Through Comics and Video Games, Molly Mahan Tells Stories
The senior narrative editor for Riot Games previously worked for DC Comics and Dynamite Comics.
Molly Mahan ’09 has spent her career telling new stories with old characters.
At DC Comics, her portfolio included characters with 80 years of continuous publication history. Before that, Mahan managed characters at Dynamite Comics that Edgar Rice Burroughs wrote more than a century ago.
Remembering and respecting all of that comic history can have its pressures, but one project in particular carried a reputation: Neil Gaiman’s The Sandman.
More than 7 million copies of the mythological series had been sold around the world in nine languages. And Mahan was to edit its reboot.
Thirty years after Gaiman’s The Sandman was first published, new creative teams at DC Vertigo announced The Sandman Universe.
Mahan was editor for the DC Vertigo, Black Label and Young Animal groups. All three target mature readers.
“Working with Molly Mahan has been an absolute delight,” Gaiman said. “The mixture of knowledge and enthusiasm that she brought to making, editing and forming comics was absolutely fabulous.”
For Mahan, Gaiman (“my literal hero”) is special.
“His Sandman books were really formative for me at a time where I was thinking maybe I didn’t want to spend my time reading comics anymore,” Mahan said. “It completely blew my mind.”
Big battle scenes and descriptions of environments in novels were hard for Mahan to imagine when she was younger. She skipped those parts, she said.
“I’d limit myself to reading works that took place in a world that already looked familiar, so I could focus on the characters, emotional beats and ideas behind what’s going on,” she said. “I’d get hung up trying to see what the author was describing.”
Visual storytelling was the answer Mahan needed. For her, one of the main draws of visual storytelling is the amount of information relayed in a small space. She pointed to Albert Mehrabian’s 1971 study that found only 7 percent of communication is verbal. She said that theory is transferable.
Seeing characters in their environments helps readers learn more about them, Mahan said, versus being told what the character is thinking or feeling.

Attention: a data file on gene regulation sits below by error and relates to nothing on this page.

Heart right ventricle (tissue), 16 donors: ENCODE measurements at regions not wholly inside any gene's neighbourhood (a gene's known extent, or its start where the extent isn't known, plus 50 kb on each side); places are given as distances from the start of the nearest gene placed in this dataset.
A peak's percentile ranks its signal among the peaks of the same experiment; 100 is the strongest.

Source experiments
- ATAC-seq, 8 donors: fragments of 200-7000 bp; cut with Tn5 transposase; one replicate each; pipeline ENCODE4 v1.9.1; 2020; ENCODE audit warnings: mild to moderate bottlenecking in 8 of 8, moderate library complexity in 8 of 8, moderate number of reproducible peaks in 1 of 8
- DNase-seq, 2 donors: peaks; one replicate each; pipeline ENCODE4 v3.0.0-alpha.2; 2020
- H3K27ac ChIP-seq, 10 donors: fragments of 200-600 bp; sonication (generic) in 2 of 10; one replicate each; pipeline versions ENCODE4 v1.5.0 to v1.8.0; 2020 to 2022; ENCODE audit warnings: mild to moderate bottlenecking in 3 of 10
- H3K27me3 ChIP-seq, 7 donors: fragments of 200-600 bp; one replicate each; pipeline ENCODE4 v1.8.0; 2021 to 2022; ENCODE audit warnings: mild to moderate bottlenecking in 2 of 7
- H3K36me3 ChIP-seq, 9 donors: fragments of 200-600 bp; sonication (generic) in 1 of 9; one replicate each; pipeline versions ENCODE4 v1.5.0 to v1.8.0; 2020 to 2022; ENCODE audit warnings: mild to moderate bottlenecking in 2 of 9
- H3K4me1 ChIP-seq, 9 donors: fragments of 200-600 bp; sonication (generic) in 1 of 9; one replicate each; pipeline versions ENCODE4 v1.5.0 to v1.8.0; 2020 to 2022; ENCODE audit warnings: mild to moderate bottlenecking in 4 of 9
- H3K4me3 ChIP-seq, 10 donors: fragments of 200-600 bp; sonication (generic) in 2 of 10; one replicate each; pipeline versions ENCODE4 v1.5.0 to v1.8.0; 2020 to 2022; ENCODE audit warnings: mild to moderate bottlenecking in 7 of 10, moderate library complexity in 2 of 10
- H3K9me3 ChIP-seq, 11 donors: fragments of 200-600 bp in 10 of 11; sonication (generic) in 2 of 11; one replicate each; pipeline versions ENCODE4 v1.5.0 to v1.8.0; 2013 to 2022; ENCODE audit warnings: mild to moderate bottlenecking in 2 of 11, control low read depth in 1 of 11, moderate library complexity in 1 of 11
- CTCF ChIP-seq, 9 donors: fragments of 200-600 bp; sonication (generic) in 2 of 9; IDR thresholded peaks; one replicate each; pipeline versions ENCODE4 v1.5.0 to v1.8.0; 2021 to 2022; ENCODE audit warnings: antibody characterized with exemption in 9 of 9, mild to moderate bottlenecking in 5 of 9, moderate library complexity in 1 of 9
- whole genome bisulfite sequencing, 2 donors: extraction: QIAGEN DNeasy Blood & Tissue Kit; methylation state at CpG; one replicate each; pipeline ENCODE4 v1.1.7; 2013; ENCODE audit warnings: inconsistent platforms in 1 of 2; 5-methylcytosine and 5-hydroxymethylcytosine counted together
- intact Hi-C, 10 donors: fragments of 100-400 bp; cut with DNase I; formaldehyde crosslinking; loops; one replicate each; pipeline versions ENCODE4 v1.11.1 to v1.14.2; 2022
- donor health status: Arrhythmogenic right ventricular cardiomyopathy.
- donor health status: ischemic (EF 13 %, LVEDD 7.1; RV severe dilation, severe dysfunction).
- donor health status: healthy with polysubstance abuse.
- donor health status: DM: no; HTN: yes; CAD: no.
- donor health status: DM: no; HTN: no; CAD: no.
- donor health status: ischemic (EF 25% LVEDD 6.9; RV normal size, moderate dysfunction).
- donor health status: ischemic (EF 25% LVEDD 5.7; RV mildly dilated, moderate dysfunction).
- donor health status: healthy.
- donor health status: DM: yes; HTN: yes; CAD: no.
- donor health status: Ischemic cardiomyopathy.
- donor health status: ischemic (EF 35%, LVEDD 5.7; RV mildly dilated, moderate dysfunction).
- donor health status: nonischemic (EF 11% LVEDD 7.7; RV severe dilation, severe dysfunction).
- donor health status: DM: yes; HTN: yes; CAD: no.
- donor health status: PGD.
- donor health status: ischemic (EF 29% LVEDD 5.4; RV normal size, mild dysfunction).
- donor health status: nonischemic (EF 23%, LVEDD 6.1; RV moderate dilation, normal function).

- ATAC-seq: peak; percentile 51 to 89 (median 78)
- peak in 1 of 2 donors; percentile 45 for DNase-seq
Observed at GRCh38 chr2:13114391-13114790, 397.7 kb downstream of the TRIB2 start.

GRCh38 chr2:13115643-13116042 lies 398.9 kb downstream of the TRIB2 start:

Mahan uses this understanding as she edits. She also credits her TCU education. “Having a strong critical-thinking background from my writing and philosophy classes especially helps when I read a script and ask: ‘Is this what we want to express here?’ ‘Is it helping the story, or is it distracting from the story?’ ”
“Having a strong critical-thinking background from my writing and philosophy classes especially helps when I read a script.”
The path to the career Mahan had dreamed of since age 13 wasn’t easy. After college she had stints as a technical writer and bookkeeper in California.
But she still worked to make media industry connections.
One day Mahan was at a comedy show hosted by the news network Geekscape where she overheard someone complaining about writing a review for Super 8. Mahan, who had seen the film the evening prior, told the person that she had thoughts about it. Mahan ended up writing the article.
Mahan became a staff writer for Geekscape, where she produced reviews and interviewed writers and artists at San Diego’s Comic-Con. She also had a feature called “Heroine Addicts,” about women’s issues in comics, film, television and video games.
That led to Dynamite Comics in New Jersey.
Three years later, Mahan accepted an assistant editor position at DC Vertigo. She packed up her Mustang and moved back to California. She was promoted to editor within three years.